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Time for a change! Innovations to stop the growing plastic pollution

As the planet is drowning in plastic pollution, many new innovative approaches and solutions have emerged to effectively deal with the menace.


Time for a change! Innovations to stop the growing plastic pollution
Even though most countries have banned the production and use of single-use plastic, lack of an affordable alternative has reduced its effectiveness worldwide. Image Credit: Wikimedia

The world produces about 300 million tonnes of plastic waste annually. A large proportion of the waste is accumulated in landfills, dumps and 8 million tonnes of plastic waste ends up in the oceans, leading to deaths of one million seabirds, 100,000 marine mammals and costing USD 8 billion in damage to marine ecosystems. The growing crisis is posing a serious threat to human health and oceans and if the trend persists, by 2050, the oceans will carry more plastic than fish.

Southeast Asian countries including China, Thailand, Indonesia are major contributors to global plastic pollution, more particularly, to marine pollution. The situation is equally worrisome in other regions of the world including South Asia which generates a staggering 334 million metric tons of solid waste every year. India, the 15th largest plastic waste producer of the world, generates more than 25,000 tonnes of plastic waste every day, 40 percent of which remains uncollected and littered in the environment, 43 percent is used for packaging, most of which are single-use, according to Un-Plastic Collective (UPC).

Single-use or disposable plastic products have become an integral part of our lives, owing to their wide application and low-cost. Every minute, one million plastic drinking bottles are purchased around the world while up to 5 trillion single-use plastic bags are used every year globally, according to the UN Environment data. Even though most countries have banned the production and use of single-use plastic, lack of an affordable alternative has reduced its effectiveness worldwide.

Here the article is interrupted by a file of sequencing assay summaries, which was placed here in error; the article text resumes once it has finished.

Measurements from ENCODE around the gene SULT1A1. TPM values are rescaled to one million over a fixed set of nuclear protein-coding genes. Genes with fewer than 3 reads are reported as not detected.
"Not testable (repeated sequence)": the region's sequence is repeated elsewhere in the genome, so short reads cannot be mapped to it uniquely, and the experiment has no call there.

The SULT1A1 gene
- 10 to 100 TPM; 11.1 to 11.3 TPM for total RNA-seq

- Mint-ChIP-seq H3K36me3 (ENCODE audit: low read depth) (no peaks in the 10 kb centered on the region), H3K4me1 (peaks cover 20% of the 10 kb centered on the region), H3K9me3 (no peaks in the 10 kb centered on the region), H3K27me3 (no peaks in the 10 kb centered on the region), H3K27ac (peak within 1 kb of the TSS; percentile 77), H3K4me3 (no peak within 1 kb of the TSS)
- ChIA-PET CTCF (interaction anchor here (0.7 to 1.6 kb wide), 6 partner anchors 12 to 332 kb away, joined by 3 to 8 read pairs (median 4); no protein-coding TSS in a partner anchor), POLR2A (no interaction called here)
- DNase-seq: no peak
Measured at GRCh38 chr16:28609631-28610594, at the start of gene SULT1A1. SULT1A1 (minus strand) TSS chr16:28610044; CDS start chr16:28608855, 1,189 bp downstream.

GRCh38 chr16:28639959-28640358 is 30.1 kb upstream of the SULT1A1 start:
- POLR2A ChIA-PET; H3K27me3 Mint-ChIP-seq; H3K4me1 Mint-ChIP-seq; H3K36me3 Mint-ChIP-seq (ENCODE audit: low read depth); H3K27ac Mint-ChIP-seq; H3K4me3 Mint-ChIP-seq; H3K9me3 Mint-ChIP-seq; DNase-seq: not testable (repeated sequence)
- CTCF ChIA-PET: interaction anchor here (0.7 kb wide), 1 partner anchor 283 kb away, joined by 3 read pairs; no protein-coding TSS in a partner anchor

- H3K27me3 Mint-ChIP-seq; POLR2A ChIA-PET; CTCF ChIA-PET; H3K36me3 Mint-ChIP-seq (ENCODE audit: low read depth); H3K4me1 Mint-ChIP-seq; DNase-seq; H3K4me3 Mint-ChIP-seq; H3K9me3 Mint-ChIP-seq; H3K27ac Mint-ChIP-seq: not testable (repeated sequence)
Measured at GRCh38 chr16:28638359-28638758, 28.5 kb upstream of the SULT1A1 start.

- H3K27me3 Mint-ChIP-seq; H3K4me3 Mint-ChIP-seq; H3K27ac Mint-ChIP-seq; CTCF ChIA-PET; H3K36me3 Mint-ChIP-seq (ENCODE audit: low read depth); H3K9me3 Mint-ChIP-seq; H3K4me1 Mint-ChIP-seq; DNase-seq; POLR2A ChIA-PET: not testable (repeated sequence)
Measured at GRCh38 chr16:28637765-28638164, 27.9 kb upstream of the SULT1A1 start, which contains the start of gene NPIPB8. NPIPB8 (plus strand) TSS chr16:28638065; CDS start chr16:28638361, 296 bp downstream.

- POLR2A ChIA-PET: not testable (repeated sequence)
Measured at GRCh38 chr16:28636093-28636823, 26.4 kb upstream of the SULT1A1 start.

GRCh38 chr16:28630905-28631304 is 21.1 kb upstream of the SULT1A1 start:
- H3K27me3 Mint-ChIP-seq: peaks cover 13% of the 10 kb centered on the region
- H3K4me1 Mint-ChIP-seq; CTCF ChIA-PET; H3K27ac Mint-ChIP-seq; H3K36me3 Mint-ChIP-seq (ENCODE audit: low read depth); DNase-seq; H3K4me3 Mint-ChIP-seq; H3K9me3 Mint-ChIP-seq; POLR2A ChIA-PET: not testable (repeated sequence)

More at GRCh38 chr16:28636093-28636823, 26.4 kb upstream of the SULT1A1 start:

As the planet is drowning in plastic pollution, many innovative approaches and solutions have emerged to effectively deal with the menace. A few among them are:

Innovative construction methods

The United Nations Children's Fund (UNICEF), a United Nations agency responsible for providing humanitarian and developmental aid, in partnership with a Colombian company Conceptos Plásticos and the Côte d'Ivoire government has come up with an innovative approach that converts plastic waste into low-cost, durable and easy to assemble plastic bricks which is used in the construction of classrooms in the West African country.

Video Credit: UNICEF Côte d'Ivoire

The classroom construction takes only a few weeks and costs about 30-40 percent less than that built with conventional materials. With this project, the UNICEF is simultaneously serving three purposes

  • providing access to education
  • beating plastic pollution
  • providing employment to local communities

Over the next two years, UNICEF intends to build 528 classrooms for more than 25,000 disadvantaged children who are in urgent need of clean and sustainable classrooms.

Another example is the Recycled Plastic Housing project by EcoDom, a Mexican startup that collects plastic waste and converts them into large panels that are used to construct affordable houses for poverty-stricken families.

The company produces 120 panels per day, thereby converting 5.5 tons of plastic waste into housing materials. It approximately takes one week to construct a 430-460 square feet house that costs around 5000 pesos (roughly USD 260).

Image Credit: EcoDom

Mexico is the 11th largest economy in the world and about 48.8 percent of the country's population lives below the monetary poverty line. The affordable and sustainable housing option introduced by EcoDom is helping address two of the most pressing issues of the Latin American country, beating plastic pollution and affordable housing.